What is…Cream of Tartar vs. Tartar Sauce?

Language clash events just happen sometimes. They happen quite often in English. Scientific words get shortened, similarly spelled words invade from other languages, and they get shortened. The next thing you know you have a homographical, homophonical nightmare: words spelled the same, said the same, but aren’t the same.

‘Say what?

Tartar_and_tartar

Cream of tartar, or potassium bitartrate, is a white powder used in food preparation. It is called “tartar’ because it is an acid salt separated from tartaric acid, which is a bi-product of winemaking. Tartaric acid is found in nature in grapes, bananas, and tamarinds.  Cream of tartar is found in the baking aisle of most major chain grocery stores, shelved with the spices, though it is not a spice.

Cream of tartar is more like a leavening agent. For example, you add just a pinch to stiffen meringue (aka whipped egg whites) after the whipping is complete. This is so the egg whites don’t melt back into their previous transparent jelly-like state.

Tartar sauce, meanwhile, has a different association. There is no cream of tartar or tartaric acid in Tartar sauce.

While creamy in color and taste, this is due to mayonnaise, its chief ingredient. Tartar sauce also includes pickles (aka gherkins), capers, white wine vinegar, oil, lemon juice, and parsley or tarragon.  In the US, this sauce is most frequently served on the side of cooked fish filets, nuggets, sandwiches, and its namesake dish, steak tartare. This “tartare” is how we have “Tartar sauce”.

Steak tartare is minced up cow or horse meat served raw, with a raw egg on top, rye bread beneath, and garnished with capers and tartar sauce. “Tartare” is a French word meaning “messengers and warriors on horseback”. “Tartars” (aka “Tatars” is the more universal term on the web these days) currently live in the Russian Federation and surrounding countries, they have North African, Mongol and Turkish roots. They were a nomadic people for centuries.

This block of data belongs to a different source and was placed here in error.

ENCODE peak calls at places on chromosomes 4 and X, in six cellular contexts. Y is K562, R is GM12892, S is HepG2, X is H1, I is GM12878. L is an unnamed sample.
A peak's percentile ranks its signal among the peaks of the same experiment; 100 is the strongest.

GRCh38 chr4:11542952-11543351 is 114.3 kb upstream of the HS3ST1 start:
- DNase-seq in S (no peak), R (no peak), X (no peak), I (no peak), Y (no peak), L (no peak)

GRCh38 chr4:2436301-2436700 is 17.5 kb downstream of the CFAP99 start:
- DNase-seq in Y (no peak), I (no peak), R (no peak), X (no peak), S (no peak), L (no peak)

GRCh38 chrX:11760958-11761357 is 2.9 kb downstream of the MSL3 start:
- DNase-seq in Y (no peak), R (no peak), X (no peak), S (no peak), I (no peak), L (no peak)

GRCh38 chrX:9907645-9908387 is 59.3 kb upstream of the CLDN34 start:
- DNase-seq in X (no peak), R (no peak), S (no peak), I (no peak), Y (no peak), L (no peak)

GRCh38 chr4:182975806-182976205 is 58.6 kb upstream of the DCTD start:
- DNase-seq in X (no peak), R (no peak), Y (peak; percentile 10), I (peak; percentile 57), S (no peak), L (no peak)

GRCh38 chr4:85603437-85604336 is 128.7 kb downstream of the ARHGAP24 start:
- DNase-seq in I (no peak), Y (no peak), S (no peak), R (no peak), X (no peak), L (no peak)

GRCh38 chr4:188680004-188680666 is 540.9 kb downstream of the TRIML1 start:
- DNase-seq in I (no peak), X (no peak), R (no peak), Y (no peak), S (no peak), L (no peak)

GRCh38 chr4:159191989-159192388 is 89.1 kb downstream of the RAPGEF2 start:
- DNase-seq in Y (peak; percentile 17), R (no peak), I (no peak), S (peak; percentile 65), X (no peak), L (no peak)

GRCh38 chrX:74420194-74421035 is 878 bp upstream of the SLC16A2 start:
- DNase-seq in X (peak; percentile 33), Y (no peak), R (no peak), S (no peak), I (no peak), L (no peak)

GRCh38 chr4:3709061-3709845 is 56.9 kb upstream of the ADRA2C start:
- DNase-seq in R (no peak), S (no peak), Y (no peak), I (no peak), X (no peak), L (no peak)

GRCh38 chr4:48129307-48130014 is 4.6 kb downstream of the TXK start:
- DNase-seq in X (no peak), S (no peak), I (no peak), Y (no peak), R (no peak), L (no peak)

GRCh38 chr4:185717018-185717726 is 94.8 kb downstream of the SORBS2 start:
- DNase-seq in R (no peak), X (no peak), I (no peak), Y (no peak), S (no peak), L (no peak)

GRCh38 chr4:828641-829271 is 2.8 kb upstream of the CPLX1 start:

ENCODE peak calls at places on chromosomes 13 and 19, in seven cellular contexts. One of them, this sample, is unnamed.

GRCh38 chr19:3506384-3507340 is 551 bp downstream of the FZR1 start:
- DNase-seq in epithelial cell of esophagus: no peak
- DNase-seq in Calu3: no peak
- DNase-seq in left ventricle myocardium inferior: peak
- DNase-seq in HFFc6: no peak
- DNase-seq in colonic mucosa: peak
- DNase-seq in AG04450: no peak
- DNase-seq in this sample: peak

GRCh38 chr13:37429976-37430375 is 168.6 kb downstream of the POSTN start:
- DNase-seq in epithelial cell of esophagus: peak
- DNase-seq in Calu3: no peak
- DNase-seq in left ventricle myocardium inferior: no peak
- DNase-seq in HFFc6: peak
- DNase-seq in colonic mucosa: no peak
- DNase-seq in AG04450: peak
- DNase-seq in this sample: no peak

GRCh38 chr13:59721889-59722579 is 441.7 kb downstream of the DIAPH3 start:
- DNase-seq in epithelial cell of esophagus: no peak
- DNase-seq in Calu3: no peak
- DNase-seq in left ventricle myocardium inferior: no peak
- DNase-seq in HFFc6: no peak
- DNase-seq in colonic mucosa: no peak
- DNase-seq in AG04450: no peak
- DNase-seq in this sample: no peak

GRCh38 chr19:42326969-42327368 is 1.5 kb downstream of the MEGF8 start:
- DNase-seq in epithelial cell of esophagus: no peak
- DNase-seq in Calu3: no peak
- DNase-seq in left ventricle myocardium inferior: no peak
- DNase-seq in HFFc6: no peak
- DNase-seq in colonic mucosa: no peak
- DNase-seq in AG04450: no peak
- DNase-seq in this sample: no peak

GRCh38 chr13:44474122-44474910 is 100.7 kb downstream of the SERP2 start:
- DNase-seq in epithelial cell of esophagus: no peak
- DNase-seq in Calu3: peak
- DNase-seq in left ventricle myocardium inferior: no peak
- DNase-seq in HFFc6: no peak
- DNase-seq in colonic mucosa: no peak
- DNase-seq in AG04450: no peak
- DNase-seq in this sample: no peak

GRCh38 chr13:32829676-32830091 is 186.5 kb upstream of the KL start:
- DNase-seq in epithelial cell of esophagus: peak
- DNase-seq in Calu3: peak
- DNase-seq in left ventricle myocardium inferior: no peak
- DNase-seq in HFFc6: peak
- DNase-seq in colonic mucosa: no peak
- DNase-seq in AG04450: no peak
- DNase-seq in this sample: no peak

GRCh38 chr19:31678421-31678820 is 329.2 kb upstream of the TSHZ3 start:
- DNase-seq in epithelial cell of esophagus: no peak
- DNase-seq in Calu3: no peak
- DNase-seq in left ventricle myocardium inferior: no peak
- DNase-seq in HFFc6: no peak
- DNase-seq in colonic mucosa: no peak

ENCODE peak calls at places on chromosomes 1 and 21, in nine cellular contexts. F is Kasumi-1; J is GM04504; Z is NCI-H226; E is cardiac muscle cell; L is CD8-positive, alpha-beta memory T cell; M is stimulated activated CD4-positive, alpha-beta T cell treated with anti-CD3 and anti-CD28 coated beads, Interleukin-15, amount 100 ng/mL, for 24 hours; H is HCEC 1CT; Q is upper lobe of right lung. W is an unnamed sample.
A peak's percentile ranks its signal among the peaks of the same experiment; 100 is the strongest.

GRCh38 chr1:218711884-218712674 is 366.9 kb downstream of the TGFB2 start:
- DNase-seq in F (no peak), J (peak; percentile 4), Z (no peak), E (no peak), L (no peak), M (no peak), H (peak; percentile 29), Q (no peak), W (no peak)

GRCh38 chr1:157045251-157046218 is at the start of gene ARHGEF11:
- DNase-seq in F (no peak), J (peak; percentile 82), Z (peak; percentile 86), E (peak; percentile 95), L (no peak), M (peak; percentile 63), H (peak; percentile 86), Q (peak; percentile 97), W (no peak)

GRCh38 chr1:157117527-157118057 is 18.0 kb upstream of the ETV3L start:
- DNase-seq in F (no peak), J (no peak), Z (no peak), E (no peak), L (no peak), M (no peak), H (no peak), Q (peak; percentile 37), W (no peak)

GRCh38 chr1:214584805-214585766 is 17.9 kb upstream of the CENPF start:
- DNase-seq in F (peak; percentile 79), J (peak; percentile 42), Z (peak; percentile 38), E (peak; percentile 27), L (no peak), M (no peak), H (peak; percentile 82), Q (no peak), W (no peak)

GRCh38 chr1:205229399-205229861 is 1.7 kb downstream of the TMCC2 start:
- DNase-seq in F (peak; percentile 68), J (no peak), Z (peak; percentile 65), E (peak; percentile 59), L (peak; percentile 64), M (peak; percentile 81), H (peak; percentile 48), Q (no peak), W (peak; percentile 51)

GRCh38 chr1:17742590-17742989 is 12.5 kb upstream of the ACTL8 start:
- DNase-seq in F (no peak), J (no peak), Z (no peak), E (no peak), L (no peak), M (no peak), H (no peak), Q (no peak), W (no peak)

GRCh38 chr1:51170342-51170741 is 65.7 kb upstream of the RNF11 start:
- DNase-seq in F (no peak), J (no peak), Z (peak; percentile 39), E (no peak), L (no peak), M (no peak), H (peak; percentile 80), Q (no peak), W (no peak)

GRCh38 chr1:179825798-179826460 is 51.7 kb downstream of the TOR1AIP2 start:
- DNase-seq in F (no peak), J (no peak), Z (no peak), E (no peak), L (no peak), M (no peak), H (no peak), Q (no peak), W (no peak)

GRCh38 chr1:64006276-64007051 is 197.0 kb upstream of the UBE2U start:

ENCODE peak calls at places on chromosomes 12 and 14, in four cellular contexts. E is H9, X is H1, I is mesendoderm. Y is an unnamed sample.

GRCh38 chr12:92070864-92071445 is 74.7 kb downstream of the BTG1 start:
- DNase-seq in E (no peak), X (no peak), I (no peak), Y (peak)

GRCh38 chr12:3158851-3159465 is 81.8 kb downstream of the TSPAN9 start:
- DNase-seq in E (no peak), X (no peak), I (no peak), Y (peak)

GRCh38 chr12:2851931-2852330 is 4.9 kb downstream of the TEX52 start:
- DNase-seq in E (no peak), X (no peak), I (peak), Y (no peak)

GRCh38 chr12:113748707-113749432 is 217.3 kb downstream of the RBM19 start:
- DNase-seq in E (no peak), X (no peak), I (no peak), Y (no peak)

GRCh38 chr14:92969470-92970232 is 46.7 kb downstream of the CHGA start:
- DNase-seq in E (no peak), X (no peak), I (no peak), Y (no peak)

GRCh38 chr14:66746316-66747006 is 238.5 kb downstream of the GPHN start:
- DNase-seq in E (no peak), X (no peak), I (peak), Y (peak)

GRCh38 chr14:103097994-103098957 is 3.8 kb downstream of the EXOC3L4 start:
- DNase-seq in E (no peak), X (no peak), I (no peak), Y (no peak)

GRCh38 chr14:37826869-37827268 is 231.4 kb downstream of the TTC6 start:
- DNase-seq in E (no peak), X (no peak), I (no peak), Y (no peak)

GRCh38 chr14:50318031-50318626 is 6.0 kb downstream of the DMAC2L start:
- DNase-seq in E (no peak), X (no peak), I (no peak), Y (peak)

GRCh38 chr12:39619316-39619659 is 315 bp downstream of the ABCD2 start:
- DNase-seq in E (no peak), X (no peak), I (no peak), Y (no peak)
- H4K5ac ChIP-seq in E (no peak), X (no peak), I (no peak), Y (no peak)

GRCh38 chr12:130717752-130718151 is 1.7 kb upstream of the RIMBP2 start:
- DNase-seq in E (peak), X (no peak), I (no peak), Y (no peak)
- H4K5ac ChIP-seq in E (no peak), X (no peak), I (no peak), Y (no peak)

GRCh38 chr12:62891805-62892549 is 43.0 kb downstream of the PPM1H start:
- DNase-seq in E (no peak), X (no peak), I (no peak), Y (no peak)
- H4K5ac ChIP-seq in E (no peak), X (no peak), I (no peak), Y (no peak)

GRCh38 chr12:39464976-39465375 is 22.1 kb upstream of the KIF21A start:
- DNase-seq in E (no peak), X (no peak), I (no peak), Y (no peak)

I cannot locate online proof that Tataric peoples ate this food or made this sauce; it is more likely that a French chef wanted to mentally link some manner of nomadic ruffians with this simple dish of eggs and meat in the eyes of the consumer. See, even then marketing was everything.This dish is also called “steak a la americaine”, and it is listed in French gastronomy books from the early 20th century. Who knows when the French started making it, but I would guess the 1800s at the latest. Why? ‘Note the events that followed…

The Straight Dope hints that when steak tartare was introduced in Hamburg, (the famous port city in northern Germany), they cooked it more and made it their own, and renamed it the “Hamburger”. Some time passes, Germans immigrate to the United States in the late 1800s and early 1900s, one of the largest ethnic groups ever to do so. Fast forward to today, and not surprisingly, one of the hallmarks of American food is a “hamburger”, anywhere you go in this country.

These days it takes a brave soul to eat raw meat, as steak tartare was originally prepared, for fear of food poisoning. I do find interesting though is that tartar sauce contains vinegar. Vinegar and citrus fruit juice, when put on raw meat, denatures it, making it appear cooked. This doesn’t kill all the bacteria, but I would think it helps. In its description of steak tartare and raw meat dishes around the world, Wikipedia notes that local tastes dictate different animal meats are used, but it is fairly universal to use acidic marinades, hot peppers, mustard oil, ground fennel, grains, and olive oil to prepare that meat. These preparations make the food palatable, but I have to think there’s more to the story than that.

For any nomadic peoples, I would bet fresh kills, vinegar, vodka or wine, brined or pickled vegetables, and most of all, fire helped avoid some foodborne illness in nomadic food preparation. If there isn’t a book, perhaps there should be.  It’s possible Sandor Katz has beat me to it. For those that don’t know, Katz, aka Sandorkraut, is a self-made expert of fermented food and its history. Click his name to check out his books and website.

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